How to send traces to Grafana Cloud's Tempo service with OpenTelemetry Collector

Published: 13 Apr 2021

As an open source company, we understand the value of open standards and interoperability. This holds true for Grafana Cloud and our managed Tempo service for traces, which is currently in beta.

The Grafana Agent makes it easy to send traces to Grafana Cloud, but it is not required. In fact, Grafana Cloud’s Tempo service is exposed as a standards-compliant gRPC endpoint that conforms to the Open Telemetry TraceService with HTTP Basic authorization. Any tooling that can call the endpoint with the proper HTTP header can send traces.

This post will show how to do just that using the OpenTelemetry Collector .

Getting started

The first step to getting started is to gather your Grafana Cloud URL and credentials for Tempo under the My Account page. Choose the stack, then Send Traces to view your username and URL. API Keys are managed under the Security -> API Keys section.

Configuring the Collector

The next step is to create the configuration file for the Open Telemetry Collector. Create a file named otel-config.yaml with the following content:

receivers:
 jaeger:
   protocols:
     thrift_compact:
 
processors:
 batch:
 
exporters:
 otlp:
   endpoint: tempo-us-central1.grafana.net:443
   headers:
     authorization: Basic <base64 data>
 
service:
 pipelines:
   traces:
     receivers: [jaeger]
     processors: [batch]
     exporters: [otlp]

This configuration has four parts:

  1. The receivers section controls the protocols and formats of traces that can be received. This example only enables support for Jaeger Thrift over compact Thrift protocol, but any OpenTelemetry trace receiver is supported.
  2. The processors section adds the batch processor, which batches up data before uploading to help with performance and compression. This is a best practice.
  3. The exporters section adds the otlp (OpenTelemetry Protocol) exporter, which is the gRPC-based protocol to be used with Grafana Cloud. The endpoint is the url for your Grafana Cloud stack. The headers section adds the HTTP Authorization header in Basic format. We will come back to the base64-encoded credentials in a bit.
  4. The service section brings the previous three sections together by building the final pipeline for trace data.

The Authorization header is configured with Basic scheme, which is a base64-encoded version of the text <user>:<password>. There are a multitude of ways to create this value, including commands and web pages, but here is a simple example command:

$ echo -n "<your user id>:<your api key>" | base64

Copy and paste the output value to the configuration file.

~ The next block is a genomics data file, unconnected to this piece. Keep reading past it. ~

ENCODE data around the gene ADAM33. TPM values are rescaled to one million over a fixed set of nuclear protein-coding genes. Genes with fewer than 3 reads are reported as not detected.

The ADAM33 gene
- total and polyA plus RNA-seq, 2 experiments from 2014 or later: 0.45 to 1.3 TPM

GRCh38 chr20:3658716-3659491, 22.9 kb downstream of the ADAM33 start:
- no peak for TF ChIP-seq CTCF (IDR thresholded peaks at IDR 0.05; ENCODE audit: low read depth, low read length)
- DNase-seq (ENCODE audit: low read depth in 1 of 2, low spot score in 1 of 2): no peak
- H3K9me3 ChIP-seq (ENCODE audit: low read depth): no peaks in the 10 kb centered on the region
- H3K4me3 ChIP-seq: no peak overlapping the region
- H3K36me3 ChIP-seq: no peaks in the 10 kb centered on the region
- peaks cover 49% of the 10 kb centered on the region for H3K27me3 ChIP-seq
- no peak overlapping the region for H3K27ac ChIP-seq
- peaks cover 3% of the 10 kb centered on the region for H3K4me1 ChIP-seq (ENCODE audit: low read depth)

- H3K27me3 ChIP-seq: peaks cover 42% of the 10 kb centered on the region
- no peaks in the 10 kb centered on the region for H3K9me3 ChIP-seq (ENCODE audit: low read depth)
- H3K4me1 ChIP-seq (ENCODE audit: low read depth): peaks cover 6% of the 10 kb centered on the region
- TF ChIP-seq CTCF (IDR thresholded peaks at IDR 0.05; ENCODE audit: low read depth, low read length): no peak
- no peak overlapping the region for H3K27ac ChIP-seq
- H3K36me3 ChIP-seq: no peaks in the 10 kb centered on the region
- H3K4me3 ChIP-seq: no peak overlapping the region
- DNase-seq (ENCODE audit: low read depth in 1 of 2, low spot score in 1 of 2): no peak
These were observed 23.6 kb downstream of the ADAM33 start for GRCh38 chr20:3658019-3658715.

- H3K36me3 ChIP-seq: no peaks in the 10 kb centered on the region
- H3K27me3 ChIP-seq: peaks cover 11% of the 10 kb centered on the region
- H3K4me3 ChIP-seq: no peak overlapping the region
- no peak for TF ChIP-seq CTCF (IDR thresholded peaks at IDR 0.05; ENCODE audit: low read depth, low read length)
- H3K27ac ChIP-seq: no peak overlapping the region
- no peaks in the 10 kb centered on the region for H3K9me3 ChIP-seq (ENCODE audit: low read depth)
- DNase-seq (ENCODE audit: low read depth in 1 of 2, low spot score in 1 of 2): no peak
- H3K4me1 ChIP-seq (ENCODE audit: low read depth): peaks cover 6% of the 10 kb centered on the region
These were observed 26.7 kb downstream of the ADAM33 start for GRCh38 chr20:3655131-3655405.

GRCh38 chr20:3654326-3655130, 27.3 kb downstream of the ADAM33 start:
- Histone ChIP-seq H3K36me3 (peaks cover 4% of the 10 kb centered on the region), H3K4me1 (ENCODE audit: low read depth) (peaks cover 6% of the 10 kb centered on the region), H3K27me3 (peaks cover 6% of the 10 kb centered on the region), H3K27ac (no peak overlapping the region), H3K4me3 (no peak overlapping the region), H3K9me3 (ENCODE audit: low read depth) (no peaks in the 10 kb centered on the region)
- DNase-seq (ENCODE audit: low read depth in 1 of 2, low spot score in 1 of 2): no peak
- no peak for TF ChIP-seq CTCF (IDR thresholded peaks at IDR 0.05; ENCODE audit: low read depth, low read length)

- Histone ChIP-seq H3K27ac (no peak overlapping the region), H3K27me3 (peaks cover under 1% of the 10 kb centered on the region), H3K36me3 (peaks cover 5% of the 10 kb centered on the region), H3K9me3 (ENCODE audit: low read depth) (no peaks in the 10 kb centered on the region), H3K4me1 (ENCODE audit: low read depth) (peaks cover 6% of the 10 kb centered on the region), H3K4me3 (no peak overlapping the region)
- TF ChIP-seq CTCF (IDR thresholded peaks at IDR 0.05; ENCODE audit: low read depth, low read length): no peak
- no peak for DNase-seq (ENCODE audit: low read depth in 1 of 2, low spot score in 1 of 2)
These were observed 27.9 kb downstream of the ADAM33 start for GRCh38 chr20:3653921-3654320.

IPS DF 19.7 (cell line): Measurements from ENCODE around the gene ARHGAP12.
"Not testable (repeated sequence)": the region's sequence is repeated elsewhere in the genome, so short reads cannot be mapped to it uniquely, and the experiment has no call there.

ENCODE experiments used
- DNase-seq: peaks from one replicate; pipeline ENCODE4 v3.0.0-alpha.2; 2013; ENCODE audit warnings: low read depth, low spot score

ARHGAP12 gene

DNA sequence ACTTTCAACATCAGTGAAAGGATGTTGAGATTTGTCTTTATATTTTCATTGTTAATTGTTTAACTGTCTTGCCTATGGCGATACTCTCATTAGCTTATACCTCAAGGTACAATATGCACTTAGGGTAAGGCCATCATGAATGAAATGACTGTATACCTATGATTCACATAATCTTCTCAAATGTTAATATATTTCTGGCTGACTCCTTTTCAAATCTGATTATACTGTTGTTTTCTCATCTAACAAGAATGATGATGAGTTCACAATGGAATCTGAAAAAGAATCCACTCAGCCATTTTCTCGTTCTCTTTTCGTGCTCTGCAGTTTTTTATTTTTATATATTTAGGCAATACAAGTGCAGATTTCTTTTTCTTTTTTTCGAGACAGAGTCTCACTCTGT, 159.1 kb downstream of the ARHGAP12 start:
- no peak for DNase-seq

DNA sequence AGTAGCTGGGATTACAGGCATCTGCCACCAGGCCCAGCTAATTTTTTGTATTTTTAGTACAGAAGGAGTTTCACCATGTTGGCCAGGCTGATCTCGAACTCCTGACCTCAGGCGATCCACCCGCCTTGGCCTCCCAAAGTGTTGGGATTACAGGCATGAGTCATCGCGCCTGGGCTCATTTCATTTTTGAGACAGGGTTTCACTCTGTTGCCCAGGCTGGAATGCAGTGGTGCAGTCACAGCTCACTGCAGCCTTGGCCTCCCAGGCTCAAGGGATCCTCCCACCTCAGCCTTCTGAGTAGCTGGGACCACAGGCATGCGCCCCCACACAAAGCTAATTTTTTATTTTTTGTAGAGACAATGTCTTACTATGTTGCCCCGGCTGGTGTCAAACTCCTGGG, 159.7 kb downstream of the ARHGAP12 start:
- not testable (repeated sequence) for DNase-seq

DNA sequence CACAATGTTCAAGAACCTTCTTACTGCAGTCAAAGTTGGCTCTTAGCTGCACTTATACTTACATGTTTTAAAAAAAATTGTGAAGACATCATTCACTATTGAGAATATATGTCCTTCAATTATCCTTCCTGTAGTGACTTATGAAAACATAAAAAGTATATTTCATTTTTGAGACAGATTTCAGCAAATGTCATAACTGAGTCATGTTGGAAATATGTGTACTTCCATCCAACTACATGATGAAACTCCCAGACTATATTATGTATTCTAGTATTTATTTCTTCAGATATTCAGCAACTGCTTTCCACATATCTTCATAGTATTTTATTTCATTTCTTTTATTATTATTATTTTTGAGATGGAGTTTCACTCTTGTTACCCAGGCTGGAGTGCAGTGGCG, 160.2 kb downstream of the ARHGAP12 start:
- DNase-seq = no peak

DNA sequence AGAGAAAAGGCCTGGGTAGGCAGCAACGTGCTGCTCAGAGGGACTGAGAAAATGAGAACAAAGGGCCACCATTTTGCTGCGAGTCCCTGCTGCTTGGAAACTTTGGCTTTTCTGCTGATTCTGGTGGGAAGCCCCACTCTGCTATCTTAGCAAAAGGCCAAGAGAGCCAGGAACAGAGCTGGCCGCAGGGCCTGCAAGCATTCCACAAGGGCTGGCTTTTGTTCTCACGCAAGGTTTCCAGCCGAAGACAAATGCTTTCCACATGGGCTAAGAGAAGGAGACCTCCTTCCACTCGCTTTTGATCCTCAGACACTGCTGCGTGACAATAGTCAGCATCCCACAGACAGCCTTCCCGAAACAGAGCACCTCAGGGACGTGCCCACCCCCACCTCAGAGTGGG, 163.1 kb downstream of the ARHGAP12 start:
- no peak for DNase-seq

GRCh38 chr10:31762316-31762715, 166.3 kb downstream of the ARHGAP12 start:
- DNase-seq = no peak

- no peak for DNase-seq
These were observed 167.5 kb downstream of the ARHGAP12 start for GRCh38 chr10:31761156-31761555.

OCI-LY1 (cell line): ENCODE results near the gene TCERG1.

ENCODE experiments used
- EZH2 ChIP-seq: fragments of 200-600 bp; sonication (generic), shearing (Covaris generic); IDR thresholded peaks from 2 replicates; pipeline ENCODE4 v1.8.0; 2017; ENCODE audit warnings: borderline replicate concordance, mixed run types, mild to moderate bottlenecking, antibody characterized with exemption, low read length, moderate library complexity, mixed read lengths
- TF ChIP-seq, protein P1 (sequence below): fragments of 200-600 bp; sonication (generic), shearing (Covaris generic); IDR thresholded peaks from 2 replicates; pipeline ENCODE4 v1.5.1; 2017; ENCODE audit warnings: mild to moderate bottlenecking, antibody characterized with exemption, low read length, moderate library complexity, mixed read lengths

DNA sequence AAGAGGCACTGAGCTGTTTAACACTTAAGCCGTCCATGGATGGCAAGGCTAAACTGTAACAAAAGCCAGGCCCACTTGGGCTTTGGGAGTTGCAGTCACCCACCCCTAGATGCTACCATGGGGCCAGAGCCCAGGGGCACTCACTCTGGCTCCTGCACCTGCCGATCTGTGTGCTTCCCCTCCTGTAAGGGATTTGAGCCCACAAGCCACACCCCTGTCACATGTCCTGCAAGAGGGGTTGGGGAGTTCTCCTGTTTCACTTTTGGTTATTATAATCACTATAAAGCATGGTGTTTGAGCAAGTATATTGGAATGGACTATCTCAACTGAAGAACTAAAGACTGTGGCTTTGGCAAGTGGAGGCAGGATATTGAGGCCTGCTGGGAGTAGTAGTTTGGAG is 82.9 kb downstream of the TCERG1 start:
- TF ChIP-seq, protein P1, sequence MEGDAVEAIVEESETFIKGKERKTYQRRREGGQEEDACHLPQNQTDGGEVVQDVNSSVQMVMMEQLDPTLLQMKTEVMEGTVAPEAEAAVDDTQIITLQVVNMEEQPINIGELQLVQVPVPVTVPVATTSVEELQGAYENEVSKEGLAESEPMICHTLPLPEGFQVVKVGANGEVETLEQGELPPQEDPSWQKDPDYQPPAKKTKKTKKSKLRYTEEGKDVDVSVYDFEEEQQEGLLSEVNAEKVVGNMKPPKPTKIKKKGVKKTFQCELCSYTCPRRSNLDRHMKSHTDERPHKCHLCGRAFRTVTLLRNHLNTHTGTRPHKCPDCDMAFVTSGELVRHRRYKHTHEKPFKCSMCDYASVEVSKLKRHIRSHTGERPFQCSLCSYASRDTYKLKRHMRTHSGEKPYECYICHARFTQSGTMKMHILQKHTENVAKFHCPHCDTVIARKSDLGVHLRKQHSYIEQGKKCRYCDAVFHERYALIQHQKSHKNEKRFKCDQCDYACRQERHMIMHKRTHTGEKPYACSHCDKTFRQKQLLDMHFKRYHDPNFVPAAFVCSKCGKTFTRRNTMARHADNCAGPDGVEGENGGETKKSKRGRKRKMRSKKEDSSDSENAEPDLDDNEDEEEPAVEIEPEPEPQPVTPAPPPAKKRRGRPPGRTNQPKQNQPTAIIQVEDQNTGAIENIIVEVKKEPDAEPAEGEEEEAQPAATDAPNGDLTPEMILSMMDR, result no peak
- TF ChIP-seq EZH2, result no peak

Running the Collector

To make things easy, this example will run the collector and send data to it from the Jaeger HotROD demo using docker-compose. Create a docker-compose.yaml with the following content:

version: "2"
services:
 
 hotrod:
   image: jaegertracing/example-hotrod:latest
   ports:
     - "8080:8080"
   command: ["all"]
   environment:
     - JAEGER_AGENT_HOST=collector
     - JAEGER_AGENT_PORT=6831
 
 collector:
   image: otel/opentelemetry-collector:0.23.0
   command: "--config /etc/otel-config.yaml"
   volumes:
     - ./otel-config.yaml:/etc/otel-config.yaml

The HotROD demo is pointed at the collector via environment variables. The configuration file for the collector is mounted and specified in the command line arguments.

Start everything with docker-compose up and browse to http://localhost:8080 to interact with the HotROD demo. Click the buttons to start generating tracing data.

Viewing a trace

To confirm everything is working, gather a trace ID and view it in Grafana Cloud. The HotROD demo logs all trace IDs to stdout, which can be viewed with the following command:

$ docker-compose logs --tail=1 hotrod                                                                                      
Attaching to compose-cloud-collector_hotrod_1
hotrod_1     | … Dispatch successful	 ... "trace_id": "32f2c9dcb3456820"...

Next, search for the trace in Grafana Cloud by navigating to Explore and choosing your traces data source. And there you have it!

Wrapping up

In this post we have seen how Grafana Cloud uses industry standards to provide a high degree of flexibility to allow you to use the tooling that works for you. If you are already using or would like to know more about using the Grafana Agent, check out our previous blog posts for getting started sending traces and instrumenting for Java and .NET .

To try out the beta of our managed Tempo service for traces, sign up for Grafana Cloud for free . Grafana Cloud is the easiest way to get started observing metrics, logs, traces, and dashboards, and we have free and paid plans to suit every use case.